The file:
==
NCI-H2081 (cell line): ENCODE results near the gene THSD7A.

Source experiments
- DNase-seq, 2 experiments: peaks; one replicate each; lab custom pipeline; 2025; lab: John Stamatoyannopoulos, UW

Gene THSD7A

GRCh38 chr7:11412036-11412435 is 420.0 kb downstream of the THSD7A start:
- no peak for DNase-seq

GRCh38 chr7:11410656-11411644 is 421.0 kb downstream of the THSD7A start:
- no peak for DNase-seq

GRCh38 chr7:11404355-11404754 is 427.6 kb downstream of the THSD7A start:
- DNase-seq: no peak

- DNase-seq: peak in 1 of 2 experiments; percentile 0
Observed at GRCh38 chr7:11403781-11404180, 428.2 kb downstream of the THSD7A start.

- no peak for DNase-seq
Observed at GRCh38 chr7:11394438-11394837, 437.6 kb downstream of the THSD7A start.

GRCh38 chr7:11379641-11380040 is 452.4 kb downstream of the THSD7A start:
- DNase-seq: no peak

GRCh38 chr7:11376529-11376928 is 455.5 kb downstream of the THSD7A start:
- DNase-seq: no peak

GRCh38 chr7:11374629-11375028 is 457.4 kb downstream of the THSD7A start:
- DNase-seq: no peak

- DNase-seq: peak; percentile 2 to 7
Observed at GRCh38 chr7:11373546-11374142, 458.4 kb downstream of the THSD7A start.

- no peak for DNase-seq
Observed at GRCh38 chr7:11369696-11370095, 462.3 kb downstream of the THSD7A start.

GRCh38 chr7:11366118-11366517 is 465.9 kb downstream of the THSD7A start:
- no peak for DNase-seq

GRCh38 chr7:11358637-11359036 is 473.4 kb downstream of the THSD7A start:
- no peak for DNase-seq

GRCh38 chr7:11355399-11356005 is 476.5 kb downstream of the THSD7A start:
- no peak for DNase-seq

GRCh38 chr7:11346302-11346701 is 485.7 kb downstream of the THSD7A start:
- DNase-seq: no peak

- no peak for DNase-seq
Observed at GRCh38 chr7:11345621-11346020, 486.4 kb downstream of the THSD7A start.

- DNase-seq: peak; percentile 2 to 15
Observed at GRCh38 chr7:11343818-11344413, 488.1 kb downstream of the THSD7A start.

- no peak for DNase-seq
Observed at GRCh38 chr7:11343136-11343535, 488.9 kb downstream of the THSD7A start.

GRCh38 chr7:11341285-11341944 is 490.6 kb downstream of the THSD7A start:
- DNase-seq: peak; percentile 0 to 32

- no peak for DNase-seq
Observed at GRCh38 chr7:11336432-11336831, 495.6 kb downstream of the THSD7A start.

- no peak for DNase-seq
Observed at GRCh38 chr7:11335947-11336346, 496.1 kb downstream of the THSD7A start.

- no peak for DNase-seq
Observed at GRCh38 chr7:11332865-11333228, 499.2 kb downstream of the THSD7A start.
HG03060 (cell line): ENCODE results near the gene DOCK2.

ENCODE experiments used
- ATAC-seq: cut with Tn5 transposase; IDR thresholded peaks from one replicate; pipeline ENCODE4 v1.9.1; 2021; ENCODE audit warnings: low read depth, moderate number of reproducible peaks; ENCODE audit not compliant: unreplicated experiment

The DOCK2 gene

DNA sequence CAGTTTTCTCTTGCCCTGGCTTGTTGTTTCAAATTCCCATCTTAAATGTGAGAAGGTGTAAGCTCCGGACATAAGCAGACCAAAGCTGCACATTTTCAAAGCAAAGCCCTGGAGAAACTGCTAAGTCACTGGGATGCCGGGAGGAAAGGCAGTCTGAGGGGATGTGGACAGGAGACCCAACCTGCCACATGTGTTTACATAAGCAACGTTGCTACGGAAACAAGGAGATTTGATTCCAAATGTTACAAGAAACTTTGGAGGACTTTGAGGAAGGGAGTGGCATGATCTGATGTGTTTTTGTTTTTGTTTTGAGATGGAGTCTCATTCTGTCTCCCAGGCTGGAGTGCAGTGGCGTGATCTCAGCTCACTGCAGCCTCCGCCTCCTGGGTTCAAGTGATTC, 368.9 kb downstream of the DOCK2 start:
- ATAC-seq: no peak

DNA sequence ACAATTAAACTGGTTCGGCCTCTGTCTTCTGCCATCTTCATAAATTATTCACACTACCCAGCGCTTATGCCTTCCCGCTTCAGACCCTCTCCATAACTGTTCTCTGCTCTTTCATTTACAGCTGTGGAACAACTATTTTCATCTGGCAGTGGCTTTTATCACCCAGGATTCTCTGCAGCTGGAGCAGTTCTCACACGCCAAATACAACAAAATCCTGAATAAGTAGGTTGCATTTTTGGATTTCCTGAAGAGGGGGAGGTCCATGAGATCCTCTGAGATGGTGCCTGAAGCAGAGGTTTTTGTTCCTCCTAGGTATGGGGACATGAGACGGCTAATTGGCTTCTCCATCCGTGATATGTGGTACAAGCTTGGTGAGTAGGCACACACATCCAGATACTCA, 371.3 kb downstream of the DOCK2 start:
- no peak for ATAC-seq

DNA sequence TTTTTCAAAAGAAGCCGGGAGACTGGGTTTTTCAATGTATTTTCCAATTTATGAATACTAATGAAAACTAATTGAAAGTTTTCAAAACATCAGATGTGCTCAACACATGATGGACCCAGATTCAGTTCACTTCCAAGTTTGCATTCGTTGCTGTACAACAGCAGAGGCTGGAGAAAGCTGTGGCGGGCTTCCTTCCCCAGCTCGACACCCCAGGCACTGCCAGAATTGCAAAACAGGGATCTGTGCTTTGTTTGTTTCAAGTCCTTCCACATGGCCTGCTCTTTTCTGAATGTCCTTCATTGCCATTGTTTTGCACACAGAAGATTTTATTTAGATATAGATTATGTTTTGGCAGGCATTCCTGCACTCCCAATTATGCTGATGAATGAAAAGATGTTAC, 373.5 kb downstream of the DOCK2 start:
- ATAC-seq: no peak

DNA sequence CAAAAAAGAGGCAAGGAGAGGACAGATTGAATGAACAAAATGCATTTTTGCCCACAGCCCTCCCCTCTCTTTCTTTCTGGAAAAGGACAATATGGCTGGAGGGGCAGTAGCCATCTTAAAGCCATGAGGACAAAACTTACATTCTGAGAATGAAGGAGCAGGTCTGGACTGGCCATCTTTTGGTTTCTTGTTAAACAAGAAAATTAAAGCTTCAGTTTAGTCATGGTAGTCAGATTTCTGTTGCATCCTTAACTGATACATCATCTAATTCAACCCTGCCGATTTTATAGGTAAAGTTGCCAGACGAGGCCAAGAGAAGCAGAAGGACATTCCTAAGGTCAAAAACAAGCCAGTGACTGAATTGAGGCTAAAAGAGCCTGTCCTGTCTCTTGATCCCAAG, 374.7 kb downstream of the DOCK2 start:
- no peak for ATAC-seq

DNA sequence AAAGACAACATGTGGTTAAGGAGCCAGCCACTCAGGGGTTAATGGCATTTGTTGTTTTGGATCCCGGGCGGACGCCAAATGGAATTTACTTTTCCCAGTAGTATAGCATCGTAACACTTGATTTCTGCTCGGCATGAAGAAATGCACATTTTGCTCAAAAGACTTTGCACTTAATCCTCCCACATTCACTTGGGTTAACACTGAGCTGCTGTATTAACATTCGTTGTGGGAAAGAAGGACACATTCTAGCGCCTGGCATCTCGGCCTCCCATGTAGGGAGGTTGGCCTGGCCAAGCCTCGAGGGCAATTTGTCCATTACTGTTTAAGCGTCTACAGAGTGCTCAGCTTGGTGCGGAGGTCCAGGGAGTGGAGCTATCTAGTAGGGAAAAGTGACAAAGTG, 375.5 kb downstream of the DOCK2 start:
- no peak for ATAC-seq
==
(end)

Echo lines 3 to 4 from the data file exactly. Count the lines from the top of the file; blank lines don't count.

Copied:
- DNase-seq, 2 experiments: peaks; one replicate each; lab custom pipeline; 2025; lab: John Stamatoyannopoulos, UW

Gene THSD7A